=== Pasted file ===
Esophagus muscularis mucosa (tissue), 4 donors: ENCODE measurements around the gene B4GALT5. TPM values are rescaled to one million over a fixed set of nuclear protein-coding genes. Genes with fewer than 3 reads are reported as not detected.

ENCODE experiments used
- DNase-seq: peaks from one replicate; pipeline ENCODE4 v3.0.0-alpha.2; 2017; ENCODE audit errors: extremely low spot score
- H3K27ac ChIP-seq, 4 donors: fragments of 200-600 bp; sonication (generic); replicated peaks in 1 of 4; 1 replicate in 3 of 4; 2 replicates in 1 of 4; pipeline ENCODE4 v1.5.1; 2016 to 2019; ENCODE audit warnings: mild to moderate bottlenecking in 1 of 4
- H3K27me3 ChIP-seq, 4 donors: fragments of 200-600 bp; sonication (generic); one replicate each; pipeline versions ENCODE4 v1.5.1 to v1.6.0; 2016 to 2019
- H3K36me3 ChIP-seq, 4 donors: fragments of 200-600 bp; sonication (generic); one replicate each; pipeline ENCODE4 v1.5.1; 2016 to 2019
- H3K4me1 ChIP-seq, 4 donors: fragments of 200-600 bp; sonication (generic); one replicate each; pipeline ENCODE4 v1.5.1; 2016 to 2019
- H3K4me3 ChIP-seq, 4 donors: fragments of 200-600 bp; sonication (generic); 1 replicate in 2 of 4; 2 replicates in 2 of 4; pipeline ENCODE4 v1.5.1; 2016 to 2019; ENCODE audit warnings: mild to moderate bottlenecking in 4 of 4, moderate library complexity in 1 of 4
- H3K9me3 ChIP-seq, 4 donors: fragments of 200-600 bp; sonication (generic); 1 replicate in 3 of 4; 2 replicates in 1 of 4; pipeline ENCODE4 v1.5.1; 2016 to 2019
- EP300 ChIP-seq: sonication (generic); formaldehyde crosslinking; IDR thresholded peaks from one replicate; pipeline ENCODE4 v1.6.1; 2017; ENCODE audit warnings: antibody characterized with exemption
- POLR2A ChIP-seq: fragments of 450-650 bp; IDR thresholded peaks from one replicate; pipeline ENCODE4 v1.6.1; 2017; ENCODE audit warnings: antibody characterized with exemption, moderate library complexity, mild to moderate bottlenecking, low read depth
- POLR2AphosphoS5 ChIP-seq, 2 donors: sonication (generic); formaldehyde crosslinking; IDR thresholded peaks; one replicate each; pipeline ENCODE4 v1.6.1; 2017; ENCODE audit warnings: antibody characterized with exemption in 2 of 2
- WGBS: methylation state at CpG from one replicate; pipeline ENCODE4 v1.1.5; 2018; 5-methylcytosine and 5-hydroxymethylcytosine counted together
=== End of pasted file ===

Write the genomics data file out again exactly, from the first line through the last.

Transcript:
Esophagus muscularis mucosa (tissue), 4 donors: ENCODE measurements around the gene B4GALT5. TPM values are rescaled to one million over a fixed set of nuclear protein-coding genes. Genes with fewer than 3 reads are reported as not detected.

ENCODE experiments used
- DNase-seq: peaks from one replicate; pipeline ENCODE4 v3.0.0-alpha.2; 2017; ENCODE audit errors: extremely low spot score
- H3K27ac ChIP-seq, 4 donors: fragments of 200-600 bp; sonication (generic); replicated peaks in 1 of 4; 1 replicate in 3 of 4; 2 replicates in 1 of 4; pipeline ENCODE4 v1.5.1; 2016 to 2019; ENCODE audit warnings: mild to moderate bottlenecking in 1 of 4
- H3K27me3 ChIP-seq, 4 donors: fragments of 200-600 bp; sonication (generic); one replicate each; pipeline versions ENCODE4 v1.5.1 to v1.6.0; 2016 to 2019
- H3K36me3 ChIP-seq, 4 donors: fragments of 200-600 bp; sonication (generic); one replicate each; pipeline ENCODE4 v1.5.1; 2016 to 2019
- H3K4me1 ChIP-seq, 4 donors: fragments of 200-600 bp; sonication (generic); one replicate each; pipeline ENCODE4 v1.5.1; 2016 to 2019
- H3K4me3 ChIP-seq, 4 donors: fragments of 200-600 bp; sonication (generic); 1 replicate in 2 of 4; 2 replicates in 2 of 4; pipeline ENCODE4 v1.5.1; 2016 to 2019; ENCODE audit warnings: mild to moderate bottlenecking in 4 of 4, moderate library complexity in 1 of 4
- H3K9me3 ChIP-seq, 4 donors: fragments of 200-600 bp; sonication (generic); 1 replicate in 3 of 4; 2 replicates in 1 of 4; pipeline ENCODE4 v1.5.1; 2016 to 2019
- EP300 ChIP-seq: sonication (generic); formaldehyde crosslinking; IDR thresholded peaks from one replicate; pipeline ENCODE4 v1.6.1; 2017; ENCODE audit warnings: antibody characterized with exemption
- POLR2A ChIP-seq: fragments of 450-650 bp; IDR thresholded peaks from one replicate; pipeline ENCODE4 v1.6.1; 2017; ENCODE audit warnings: antibody characterized with exemption, moderate library complexity, mild to moderate bottlenecking, low read depth
- POLR2AphosphoS5 ChIP-seq, 2 donors: sonication (generic); formaldehyde crosslinking; IDR thresholded peaks; one replicate each; pipeline ENCODE4 v1.6.1; 2017; ENCODE audit warnings: antibody characterized with exemption in 2 of 2
- WGBS: methylation state at CpG from one replicate; pipeline ENCODE4 v1.1.5; 2018; 5-methylcytosine and 5-hydroxymethylcytosine counted together